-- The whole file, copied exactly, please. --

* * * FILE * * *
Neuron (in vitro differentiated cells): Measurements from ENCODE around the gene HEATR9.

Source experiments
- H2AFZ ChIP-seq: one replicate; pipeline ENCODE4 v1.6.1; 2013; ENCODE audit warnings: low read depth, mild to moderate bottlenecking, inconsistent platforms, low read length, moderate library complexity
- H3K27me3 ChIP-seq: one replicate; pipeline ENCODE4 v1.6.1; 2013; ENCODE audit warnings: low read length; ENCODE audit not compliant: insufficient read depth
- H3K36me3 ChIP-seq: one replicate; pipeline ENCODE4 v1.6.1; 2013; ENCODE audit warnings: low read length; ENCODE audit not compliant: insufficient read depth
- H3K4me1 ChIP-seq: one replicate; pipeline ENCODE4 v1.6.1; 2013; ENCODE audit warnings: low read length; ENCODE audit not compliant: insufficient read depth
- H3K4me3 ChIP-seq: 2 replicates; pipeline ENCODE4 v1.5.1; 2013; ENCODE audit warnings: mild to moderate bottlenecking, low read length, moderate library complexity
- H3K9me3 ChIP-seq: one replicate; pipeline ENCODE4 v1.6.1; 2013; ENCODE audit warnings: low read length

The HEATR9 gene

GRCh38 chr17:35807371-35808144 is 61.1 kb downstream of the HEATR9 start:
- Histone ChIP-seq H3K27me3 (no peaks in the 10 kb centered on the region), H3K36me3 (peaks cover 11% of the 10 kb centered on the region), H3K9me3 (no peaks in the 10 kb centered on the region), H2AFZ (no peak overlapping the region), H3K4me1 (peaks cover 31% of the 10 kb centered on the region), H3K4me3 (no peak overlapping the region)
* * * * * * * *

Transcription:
Neuron (in vitro differentiated cells): Measurements from ENCODE around the gene HEATR9.

Source experiments
- H2AFZ ChIP-seq: one replicate; pipeline ENCODE4 v1.6.1; 2013; ENCODE audit warnings: low read depth, mild to moderate bottlenecking, inconsistent platforms, low read length, moderate library complexity
- H3K27me3 ChIP-seq: one replicate; pipeline ENCODE4 v1.6.1; 2013; ENCODE audit warnings: low read length; ENCODE audit not compliant: insufficient read depth
- H3K36me3 ChIP-seq: one replicate; pipeline ENCODE4 v1.6.1; 2013; ENCODE audit warnings: low read length; ENCODE audit not compliant: insufficient read depth
- H3K4me1 ChIP-seq: one replicate; pipeline ENCODE4 v1.6.1; 2013; ENCODE audit warnings: low read length; ENCODE audit not compliant: insufficient read depth
- H3K4me3 ChIP-seq: 2 replicates; pipeline ENCODE4 v1.5.1; 2013; ENCODE audit warnings: mild to moderate bottlenecking, low read length, moderate library complexity
- H3K9me3 ChIP-seq: one replicate; pipeline ENCODE4 v1.6.1; 2013; ENCODE audit warnings: low read length

The HEATR9 gene

GRCh38 chr17:35807371-35808144 is 61.1 kb downstream of the HEATR9 start:
- Histone ChIP-seq H3K27me3 (no peaks in the 10 kb centered on the region), H3K36me3 (peaks cover 11% of the 10 kb centered on the region), H3K9me3 (no peaks in the 10 kb centered on the region), H2AFZ (no peak overlapping the region), H3K4me1 (peaks cover 31% of the 10 kb centered on the region), H3K4me3 (no peak overlapping the region)